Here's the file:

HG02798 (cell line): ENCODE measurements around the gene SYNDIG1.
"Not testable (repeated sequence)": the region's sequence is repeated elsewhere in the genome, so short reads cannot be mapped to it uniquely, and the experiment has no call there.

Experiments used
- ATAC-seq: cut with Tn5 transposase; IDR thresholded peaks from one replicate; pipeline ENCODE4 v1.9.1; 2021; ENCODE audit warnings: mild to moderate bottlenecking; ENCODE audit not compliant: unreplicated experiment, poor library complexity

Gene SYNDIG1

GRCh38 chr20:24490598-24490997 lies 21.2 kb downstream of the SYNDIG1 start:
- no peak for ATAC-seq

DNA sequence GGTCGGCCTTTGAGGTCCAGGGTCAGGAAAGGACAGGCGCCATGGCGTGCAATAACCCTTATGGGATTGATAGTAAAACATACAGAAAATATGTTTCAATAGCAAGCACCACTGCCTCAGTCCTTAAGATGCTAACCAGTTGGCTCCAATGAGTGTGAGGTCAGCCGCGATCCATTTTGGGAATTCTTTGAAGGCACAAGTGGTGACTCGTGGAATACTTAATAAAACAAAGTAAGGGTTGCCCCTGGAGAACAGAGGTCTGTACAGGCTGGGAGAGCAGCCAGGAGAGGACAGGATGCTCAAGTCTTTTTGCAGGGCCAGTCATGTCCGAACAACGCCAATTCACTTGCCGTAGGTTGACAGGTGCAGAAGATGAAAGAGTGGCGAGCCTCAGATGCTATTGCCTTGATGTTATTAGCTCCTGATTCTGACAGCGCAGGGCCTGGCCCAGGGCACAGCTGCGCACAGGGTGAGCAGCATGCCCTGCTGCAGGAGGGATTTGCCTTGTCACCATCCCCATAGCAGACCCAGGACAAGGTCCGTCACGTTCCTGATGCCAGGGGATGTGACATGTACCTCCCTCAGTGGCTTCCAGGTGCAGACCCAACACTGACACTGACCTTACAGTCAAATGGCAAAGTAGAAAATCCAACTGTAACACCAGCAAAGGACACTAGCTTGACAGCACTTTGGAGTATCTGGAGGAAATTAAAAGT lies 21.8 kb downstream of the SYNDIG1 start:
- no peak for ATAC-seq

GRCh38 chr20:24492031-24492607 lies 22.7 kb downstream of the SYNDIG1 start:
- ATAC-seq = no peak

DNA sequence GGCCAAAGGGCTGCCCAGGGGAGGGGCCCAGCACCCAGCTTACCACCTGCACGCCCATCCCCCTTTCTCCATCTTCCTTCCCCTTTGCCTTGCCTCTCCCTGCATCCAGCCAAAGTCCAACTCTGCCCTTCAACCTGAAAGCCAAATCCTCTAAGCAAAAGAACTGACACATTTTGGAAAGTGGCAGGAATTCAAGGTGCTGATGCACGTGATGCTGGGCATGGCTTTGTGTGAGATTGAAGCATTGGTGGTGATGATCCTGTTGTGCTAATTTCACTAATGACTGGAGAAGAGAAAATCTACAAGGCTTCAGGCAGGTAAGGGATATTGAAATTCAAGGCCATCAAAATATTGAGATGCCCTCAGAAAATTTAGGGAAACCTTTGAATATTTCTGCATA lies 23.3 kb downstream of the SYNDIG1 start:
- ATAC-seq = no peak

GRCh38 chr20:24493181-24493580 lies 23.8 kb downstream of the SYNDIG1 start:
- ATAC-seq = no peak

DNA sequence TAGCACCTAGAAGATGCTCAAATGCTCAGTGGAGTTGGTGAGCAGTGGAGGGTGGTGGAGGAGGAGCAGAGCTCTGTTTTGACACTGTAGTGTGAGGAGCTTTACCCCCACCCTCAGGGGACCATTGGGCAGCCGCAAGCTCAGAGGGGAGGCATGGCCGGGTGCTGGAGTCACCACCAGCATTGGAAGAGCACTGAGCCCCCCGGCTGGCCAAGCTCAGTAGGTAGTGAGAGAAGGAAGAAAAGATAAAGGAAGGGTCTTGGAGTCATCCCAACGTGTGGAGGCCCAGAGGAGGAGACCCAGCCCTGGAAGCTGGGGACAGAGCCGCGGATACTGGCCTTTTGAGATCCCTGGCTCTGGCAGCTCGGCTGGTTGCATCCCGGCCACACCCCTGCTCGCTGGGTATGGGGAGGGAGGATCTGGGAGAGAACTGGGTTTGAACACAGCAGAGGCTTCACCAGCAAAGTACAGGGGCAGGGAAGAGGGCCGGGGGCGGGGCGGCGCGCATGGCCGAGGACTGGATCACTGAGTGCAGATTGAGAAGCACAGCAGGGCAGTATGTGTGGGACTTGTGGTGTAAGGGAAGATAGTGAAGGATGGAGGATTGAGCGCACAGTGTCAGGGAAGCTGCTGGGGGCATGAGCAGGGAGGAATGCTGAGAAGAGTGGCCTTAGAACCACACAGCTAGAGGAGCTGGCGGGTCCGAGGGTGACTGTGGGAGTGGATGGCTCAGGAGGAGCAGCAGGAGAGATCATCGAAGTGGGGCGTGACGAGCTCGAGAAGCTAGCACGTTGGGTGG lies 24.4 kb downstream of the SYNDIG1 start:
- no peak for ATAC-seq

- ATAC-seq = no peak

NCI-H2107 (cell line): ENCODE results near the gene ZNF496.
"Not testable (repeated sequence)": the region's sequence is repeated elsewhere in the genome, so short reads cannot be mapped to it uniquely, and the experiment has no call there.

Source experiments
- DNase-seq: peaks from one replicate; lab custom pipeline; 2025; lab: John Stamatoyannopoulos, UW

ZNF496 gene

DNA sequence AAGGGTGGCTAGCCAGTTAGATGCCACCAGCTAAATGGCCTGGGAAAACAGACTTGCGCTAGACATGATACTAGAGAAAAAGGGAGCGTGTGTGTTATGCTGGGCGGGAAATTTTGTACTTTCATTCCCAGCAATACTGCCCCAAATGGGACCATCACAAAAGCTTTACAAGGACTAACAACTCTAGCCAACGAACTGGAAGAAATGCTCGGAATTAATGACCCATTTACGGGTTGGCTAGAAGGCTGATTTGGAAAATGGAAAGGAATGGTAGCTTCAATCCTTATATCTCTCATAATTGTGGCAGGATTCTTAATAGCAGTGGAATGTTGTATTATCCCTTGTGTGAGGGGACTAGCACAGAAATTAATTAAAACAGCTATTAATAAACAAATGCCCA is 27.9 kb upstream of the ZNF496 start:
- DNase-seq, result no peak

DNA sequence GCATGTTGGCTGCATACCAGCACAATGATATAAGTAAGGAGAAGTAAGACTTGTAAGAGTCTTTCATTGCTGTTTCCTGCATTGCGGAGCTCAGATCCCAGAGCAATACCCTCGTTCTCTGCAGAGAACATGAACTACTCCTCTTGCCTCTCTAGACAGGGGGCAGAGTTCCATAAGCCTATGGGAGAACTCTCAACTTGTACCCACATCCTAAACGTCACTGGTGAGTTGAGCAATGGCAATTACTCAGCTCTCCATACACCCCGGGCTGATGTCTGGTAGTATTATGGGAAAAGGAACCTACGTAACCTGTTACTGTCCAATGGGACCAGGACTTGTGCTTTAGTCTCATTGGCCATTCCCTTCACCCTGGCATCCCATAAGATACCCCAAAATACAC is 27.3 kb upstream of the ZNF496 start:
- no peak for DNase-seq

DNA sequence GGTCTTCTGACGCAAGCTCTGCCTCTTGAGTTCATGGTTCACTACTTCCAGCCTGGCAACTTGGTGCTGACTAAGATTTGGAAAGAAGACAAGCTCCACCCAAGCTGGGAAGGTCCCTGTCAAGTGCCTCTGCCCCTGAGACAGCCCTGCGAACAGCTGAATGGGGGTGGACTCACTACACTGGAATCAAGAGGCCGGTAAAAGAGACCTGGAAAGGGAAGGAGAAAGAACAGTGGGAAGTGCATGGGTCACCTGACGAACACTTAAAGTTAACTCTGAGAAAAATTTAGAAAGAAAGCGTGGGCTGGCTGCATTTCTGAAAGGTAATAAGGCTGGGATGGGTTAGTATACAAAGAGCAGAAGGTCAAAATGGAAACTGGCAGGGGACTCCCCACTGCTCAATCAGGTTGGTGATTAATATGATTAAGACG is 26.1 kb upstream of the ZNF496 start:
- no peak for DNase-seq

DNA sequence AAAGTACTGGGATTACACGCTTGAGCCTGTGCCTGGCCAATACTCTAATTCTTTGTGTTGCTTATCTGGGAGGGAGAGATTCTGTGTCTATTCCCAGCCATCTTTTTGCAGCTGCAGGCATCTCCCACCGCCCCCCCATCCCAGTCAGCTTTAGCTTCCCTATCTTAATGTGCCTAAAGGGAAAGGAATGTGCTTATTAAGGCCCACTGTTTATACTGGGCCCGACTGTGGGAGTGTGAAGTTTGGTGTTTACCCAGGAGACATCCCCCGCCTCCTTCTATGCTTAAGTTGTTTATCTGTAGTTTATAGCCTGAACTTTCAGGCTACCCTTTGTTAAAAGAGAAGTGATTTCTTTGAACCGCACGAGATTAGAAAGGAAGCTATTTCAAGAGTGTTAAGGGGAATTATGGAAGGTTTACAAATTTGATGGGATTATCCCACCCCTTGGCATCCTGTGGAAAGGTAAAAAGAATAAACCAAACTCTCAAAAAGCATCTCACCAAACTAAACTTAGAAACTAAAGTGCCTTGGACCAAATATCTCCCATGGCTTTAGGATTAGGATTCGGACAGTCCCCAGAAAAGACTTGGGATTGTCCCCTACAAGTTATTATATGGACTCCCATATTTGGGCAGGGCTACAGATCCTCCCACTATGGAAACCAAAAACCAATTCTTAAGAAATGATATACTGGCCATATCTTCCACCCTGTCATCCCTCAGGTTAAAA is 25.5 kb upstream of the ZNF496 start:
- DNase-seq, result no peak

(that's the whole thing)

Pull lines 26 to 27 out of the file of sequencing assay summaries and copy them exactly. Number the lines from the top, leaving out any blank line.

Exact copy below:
DNA sequence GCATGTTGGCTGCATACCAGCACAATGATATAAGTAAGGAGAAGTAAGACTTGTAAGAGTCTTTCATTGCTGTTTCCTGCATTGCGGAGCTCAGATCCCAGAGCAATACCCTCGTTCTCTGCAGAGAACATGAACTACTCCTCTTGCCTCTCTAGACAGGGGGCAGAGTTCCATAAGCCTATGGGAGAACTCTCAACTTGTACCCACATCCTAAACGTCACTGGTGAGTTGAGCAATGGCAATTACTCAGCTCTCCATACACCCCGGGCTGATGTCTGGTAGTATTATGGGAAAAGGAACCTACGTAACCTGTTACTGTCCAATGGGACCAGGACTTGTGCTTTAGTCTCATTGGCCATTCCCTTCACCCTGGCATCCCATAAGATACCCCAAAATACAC is 27.3 kb upstream of the ZNF496 start:
- no peak for DNase-seq